Paths of technology upgrading in the BRICS economies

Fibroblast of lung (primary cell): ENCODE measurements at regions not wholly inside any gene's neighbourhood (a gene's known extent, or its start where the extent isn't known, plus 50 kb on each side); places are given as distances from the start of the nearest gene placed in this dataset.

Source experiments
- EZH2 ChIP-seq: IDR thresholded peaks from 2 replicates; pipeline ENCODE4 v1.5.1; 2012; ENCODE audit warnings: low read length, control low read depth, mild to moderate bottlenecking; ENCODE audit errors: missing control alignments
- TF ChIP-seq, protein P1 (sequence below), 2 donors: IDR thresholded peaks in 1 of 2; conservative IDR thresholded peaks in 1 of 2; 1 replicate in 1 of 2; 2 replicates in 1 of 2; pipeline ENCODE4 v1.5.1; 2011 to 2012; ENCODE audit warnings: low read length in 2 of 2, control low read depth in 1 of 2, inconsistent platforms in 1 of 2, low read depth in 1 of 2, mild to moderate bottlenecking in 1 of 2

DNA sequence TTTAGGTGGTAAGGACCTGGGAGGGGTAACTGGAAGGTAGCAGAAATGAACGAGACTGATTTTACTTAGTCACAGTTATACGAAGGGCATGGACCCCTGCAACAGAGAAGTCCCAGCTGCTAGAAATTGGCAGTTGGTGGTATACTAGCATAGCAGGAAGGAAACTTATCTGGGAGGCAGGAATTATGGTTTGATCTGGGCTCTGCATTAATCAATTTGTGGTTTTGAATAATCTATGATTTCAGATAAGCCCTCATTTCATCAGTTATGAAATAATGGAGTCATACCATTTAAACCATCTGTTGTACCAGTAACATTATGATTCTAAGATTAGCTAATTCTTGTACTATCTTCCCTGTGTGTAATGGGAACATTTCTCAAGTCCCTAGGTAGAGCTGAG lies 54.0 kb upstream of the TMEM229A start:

This paper explores technology upgrading of BRICS economies based on a three-pronged approach, which distinguishes between the intensity of technology upgrading, structural change and global interaction. We develop a statistical framework based on patent indicators to measure technological upgrading and apply it to BRICS economies in the period 19802015. The paper shows that there is no single path of technology upgrading. Instead, we find several unique paths with different trade-offs between intensity, structural change and the nature of the global interaction. All BRICS economies display increased generation of frontier technological activities, while China and Russia have also increased the intensity of behind frontier technological activities. China has also diversified its technolog y knowledge base and entered into dynamic frontier areas. With increasing intensity of frontier technology activities of the BRICS, the relative, but not absolute, the importance of foreign actors and international collaboration has declined. However, BRICS economies seem to lack the organisational and complementary capabilities to match the extent of technology sourcing from abroad, observed in high-income countries. Our result represents the application of a new conceptual framework and contributes to assessing the sustainability of innovation-based growth among BRICS. Technological development and innovation have long been a center of intensive research in economic and business studies (Fagerberg et al., 2010). There is an increasing unanimity in the literature on the role that technological development can play as the key factor for both economic growth and business competitiveness (Schumpeter, 1934; Pavitt, 1963; Freeman, 2004; Andries and Faems, 2013; Shubbak, 2018). Accordingly, growing empirical evidence highlights the vital role of accumulating domestic technological capabilities for developing economies in order to be able to absorb, adopt, and further develop advanced technologies (Mowery and Nelson, 2001; Malerba and Nelson, 2011; Shubbak, 2019). Successful catching-up processes in latecomer economies are usually accompanied by deep learning, k nowledge accumulation, and technical change procedures (Lall, 1992; Ernst and Kim, 2002).